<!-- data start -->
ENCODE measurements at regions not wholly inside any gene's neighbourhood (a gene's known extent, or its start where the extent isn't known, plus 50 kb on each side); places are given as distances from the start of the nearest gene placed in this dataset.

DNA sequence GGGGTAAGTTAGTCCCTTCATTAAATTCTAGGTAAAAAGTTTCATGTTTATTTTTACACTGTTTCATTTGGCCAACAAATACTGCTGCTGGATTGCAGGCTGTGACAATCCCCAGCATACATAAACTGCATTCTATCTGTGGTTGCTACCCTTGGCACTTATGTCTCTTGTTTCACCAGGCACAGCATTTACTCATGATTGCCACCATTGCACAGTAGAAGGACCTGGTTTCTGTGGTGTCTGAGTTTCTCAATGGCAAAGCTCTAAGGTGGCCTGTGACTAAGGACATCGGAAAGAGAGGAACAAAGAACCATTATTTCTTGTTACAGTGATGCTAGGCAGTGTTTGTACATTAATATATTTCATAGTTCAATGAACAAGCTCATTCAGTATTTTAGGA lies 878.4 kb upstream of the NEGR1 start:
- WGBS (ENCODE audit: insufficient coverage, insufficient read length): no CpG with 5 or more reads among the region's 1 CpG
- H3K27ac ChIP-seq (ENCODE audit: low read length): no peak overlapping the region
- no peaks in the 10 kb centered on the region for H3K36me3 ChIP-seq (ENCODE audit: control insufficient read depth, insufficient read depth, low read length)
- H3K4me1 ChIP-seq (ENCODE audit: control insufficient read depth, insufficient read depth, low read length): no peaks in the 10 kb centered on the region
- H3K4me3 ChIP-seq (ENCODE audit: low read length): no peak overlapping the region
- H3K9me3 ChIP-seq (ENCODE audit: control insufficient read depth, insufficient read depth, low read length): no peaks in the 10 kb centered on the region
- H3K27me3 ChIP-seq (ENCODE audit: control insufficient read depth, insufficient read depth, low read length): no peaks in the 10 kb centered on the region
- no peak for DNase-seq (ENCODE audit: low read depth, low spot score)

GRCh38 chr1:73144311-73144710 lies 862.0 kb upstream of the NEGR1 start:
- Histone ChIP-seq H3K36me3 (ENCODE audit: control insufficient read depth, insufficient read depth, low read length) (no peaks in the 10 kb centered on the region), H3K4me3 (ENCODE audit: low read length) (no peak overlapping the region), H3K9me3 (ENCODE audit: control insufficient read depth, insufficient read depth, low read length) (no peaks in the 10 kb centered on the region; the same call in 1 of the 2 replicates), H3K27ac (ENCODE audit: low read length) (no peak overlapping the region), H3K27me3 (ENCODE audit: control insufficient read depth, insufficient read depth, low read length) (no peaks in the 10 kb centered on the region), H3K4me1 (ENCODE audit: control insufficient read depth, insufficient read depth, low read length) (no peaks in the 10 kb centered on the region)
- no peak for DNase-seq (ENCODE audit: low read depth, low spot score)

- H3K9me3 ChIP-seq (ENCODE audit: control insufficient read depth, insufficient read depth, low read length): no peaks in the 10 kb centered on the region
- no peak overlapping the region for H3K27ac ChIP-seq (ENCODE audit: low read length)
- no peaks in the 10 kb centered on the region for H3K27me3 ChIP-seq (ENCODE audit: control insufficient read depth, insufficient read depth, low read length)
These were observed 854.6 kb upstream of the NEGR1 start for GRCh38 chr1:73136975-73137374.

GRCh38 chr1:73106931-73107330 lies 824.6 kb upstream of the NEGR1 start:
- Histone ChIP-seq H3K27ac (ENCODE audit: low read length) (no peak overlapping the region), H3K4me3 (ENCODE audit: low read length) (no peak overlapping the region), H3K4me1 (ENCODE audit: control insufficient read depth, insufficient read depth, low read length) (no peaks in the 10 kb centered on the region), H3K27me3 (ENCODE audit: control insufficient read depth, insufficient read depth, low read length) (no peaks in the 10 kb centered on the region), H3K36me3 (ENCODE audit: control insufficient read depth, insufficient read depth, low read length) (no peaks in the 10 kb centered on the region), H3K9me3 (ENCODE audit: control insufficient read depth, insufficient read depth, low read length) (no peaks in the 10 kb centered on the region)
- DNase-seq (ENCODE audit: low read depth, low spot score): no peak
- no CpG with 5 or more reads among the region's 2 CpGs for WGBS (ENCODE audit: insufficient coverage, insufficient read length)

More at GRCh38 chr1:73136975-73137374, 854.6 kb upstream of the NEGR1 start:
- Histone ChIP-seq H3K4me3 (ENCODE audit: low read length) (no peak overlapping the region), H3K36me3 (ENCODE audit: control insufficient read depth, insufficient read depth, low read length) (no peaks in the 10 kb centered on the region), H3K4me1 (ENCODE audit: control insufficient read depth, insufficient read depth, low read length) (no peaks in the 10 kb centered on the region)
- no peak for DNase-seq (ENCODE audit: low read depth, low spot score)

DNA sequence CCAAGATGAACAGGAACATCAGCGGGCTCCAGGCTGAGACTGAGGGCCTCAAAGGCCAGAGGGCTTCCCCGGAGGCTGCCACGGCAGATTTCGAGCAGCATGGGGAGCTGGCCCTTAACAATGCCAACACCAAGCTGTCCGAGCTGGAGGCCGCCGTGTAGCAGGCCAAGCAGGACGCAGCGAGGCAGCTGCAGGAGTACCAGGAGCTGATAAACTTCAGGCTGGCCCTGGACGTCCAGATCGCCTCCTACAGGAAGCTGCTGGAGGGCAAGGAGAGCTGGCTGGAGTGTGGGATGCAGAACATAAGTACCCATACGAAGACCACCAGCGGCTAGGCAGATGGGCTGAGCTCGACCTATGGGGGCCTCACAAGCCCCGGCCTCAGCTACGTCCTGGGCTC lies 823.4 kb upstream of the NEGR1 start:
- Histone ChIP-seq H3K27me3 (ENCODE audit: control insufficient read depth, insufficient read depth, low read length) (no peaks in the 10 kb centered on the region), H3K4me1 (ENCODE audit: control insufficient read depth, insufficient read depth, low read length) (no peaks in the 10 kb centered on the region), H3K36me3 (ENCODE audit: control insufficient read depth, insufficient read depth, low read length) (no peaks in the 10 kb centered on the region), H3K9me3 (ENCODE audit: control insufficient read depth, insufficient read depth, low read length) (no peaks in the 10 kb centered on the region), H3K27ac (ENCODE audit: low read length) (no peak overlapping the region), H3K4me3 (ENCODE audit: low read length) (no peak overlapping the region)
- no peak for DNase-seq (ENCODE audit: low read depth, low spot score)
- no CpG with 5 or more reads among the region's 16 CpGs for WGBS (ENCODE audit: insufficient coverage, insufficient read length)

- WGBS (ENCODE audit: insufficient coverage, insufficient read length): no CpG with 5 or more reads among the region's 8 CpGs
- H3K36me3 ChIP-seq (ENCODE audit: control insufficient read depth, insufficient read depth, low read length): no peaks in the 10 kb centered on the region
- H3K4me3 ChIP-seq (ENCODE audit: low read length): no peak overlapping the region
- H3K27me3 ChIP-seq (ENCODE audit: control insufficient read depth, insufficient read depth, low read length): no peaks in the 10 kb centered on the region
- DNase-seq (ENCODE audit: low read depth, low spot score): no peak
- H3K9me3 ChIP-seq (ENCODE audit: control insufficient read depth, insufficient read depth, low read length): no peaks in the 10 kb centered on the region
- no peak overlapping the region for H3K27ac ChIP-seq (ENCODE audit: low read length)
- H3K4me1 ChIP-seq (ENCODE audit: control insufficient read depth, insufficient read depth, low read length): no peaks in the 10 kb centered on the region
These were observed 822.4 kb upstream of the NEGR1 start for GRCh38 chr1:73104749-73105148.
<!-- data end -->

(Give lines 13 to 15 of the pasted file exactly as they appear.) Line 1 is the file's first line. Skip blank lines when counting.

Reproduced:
- no peak for DNase-seq (ENCODE audit: low read depth, low spot score)

- H3K9me3 ChIP-seq (ENCODE audit: control insufficient read depth, insufficient read depth, low read length): no peaks in the 10 kb centered on the region
- no peak overlapping the region for H3K27ac ChIP-seq (ENCODE audit: low read length)